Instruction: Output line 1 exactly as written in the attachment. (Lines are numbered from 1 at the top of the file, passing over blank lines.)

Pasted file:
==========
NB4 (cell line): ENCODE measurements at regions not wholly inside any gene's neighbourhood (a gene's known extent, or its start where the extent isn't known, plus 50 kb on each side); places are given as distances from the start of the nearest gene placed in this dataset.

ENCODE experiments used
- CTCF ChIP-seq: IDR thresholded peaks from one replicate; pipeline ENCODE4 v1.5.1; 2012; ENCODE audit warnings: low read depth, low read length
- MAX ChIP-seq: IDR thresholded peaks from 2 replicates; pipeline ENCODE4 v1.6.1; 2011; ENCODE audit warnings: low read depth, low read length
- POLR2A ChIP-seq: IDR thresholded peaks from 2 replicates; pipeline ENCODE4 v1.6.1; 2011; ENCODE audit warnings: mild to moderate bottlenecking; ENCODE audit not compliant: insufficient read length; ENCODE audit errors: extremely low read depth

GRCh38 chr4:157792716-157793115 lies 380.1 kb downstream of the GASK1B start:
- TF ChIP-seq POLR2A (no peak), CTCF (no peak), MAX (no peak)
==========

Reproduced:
NB4 (cell line): ENCODE measurements at regions not wholly inside any gene's neighbourhood (a gene's known extent, or its start where the extent isn't known, plus 50 kb on each side); places are given as distances from the start of the nearest gene placed in this dataset.